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Department of the Languages and Cultures of Africa

Black urban studies

Course Code:
151230001
Unit value:
0.5
Year of study:
Year 2 or Year 3
Taught in:
Term 1
The course introduces students to the tools of cultural criticism and theory, with particular emphasis on black culture, urban environment, and black people's relationships to a variety of social and cultural institutions and practices. The latter may include the mass media, class and poverty, the police, urban development, education, music, art and sports.

This course is taught and administered by the New York University of London and governed by their regulations.  Students should contact them directly for further information.  Their contact details are:

NYU in London
6 Bedford Square
London WC1B 3RA
020 79073200

Full details of this course is available on the following web address:  www.nyu.edu/global/london

Prerequisites

There are no pre-requisites for this course, however, students from the programmes of study listed will be given preference on NYUL courses.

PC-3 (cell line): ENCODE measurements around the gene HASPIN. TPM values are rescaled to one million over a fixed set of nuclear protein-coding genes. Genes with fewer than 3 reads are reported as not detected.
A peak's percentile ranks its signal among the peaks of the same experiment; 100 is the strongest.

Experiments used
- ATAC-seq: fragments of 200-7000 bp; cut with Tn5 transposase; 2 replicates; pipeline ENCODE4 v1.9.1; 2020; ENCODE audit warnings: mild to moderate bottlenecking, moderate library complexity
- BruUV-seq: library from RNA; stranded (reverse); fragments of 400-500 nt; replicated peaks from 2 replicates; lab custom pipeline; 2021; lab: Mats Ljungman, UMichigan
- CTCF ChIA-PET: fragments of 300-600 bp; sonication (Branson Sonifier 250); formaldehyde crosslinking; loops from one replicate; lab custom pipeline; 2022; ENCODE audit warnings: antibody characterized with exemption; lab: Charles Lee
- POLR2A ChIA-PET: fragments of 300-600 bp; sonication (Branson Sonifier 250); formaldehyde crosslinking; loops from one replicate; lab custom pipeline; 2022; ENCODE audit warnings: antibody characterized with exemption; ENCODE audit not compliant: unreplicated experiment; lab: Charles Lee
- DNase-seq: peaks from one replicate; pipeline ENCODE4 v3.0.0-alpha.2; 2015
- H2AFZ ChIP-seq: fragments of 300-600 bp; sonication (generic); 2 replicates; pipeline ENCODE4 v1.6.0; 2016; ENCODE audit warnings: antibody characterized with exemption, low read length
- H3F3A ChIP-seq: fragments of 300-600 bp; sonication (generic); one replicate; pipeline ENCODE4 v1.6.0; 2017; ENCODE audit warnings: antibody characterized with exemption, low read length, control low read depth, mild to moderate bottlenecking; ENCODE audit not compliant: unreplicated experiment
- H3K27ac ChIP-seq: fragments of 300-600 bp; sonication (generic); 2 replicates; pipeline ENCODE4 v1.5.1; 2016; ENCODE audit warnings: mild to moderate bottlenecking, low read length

Objectives and learning outcomes of the course

By the end of the programme, students should have gained knowledge and understanding of:

  • significant intellectual and historical contexts that inform contemporary Black British culture ands its relationship to the urban space;
  • selected critical and theoretical debates about the characteristics of literary and socio-cultural innovation in writing and representation;
  • factors which facilitate or impede cultural citizenship and their connection to a sense of belonging.

Written coursework should demonstrate ability in and evidence of:

  • writing lucidly and with focused relevance;
  • identifying and examining key issues in relation to the work in hand;
  • drawing upon and evaluating primary and secondary sources as appropriate;
  • sustaining a critical response through the development of coherent analysis;
  • presenting written criticism that displays insight, intelligence and stylistic aptitude;
  • structuring and sustaining a coherent argument at an appropriate level.

Workload

See course description from NYUL

Method of assessment

See course description from NYUL

Suggested reading

A reading list will be given to students at the beginning of the course.